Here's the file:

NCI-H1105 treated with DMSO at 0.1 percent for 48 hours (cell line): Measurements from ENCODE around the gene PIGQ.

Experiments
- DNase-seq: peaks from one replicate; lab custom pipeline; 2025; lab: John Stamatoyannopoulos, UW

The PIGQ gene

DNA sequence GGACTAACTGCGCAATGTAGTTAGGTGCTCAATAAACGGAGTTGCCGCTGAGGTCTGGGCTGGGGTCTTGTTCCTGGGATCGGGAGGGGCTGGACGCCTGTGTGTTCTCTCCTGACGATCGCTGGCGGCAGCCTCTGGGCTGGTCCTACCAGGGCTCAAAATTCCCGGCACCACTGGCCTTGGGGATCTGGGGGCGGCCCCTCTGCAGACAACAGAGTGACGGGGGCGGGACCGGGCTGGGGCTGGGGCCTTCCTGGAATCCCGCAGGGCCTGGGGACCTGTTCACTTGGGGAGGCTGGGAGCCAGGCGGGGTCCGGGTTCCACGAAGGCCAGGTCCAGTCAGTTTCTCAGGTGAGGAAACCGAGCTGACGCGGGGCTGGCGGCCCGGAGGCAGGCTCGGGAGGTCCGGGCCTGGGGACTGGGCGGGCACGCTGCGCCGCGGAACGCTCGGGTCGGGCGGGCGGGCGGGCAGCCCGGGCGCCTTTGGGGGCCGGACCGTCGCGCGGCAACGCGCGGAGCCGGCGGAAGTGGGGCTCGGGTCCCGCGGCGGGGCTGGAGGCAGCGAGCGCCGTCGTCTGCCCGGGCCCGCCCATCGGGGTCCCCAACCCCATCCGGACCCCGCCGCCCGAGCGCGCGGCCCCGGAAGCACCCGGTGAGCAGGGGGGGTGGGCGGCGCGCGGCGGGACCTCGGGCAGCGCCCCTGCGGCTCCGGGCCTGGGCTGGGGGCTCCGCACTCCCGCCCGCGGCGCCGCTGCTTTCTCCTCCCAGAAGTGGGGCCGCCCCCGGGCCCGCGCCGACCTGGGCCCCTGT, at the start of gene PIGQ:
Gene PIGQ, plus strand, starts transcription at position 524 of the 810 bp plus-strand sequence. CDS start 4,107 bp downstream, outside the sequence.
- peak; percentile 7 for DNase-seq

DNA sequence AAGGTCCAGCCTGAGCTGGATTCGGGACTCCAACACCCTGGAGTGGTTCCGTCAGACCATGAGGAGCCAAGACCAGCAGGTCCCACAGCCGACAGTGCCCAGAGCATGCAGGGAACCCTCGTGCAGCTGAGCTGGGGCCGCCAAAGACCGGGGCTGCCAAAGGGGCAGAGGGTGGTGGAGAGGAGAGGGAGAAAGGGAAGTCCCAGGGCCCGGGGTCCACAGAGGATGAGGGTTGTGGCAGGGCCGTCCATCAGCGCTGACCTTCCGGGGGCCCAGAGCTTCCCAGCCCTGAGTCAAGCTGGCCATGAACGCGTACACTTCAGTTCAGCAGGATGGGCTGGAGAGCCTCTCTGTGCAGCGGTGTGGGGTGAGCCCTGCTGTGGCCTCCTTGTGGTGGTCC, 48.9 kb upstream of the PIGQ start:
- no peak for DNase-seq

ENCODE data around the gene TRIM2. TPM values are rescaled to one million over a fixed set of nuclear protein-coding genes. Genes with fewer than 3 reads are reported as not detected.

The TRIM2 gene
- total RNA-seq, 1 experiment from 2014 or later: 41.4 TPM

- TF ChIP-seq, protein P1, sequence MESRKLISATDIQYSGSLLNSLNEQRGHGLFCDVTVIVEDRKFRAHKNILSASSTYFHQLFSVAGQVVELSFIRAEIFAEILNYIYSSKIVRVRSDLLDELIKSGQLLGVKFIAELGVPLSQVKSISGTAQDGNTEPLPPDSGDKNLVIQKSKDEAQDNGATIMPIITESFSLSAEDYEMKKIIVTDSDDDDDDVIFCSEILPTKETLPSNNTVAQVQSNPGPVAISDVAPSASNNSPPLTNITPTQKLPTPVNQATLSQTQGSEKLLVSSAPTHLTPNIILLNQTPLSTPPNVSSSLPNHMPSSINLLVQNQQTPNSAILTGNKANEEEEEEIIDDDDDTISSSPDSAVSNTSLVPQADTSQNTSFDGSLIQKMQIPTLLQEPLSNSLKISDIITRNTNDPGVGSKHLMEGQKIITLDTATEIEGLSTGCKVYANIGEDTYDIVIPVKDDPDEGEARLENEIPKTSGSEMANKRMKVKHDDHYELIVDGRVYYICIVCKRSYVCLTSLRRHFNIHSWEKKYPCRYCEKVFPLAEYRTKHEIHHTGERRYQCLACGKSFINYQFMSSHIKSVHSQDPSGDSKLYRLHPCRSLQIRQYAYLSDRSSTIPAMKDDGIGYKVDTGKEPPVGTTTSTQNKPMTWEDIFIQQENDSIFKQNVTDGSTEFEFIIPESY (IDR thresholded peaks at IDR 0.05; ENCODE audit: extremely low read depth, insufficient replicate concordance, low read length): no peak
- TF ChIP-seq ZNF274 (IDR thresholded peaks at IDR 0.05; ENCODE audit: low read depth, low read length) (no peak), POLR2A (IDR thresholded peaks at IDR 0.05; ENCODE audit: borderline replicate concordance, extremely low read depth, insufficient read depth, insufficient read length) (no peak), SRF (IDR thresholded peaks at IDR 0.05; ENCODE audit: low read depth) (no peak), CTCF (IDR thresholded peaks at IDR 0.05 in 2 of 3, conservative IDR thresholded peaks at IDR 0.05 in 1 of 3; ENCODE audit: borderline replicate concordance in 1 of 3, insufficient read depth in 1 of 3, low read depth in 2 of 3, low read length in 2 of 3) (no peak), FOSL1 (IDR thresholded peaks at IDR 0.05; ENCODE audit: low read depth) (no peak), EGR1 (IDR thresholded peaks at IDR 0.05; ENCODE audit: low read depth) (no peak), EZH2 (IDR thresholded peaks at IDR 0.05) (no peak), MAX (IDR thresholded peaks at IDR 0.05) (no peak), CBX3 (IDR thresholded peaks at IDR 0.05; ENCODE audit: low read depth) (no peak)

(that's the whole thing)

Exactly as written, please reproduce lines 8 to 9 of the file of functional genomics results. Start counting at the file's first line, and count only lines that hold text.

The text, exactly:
DNA sequence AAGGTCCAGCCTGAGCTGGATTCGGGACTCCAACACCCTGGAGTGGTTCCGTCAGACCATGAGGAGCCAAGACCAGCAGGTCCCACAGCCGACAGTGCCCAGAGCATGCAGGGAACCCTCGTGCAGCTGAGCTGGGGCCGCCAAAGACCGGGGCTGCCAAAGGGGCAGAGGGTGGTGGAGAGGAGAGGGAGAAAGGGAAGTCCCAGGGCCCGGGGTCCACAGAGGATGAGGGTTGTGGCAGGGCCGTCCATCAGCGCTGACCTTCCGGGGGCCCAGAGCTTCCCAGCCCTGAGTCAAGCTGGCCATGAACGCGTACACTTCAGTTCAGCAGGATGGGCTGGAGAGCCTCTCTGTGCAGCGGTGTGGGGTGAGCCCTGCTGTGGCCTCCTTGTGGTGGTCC, 48.9 kb upstream of the PIGQ start:
- no peak for DNase-seq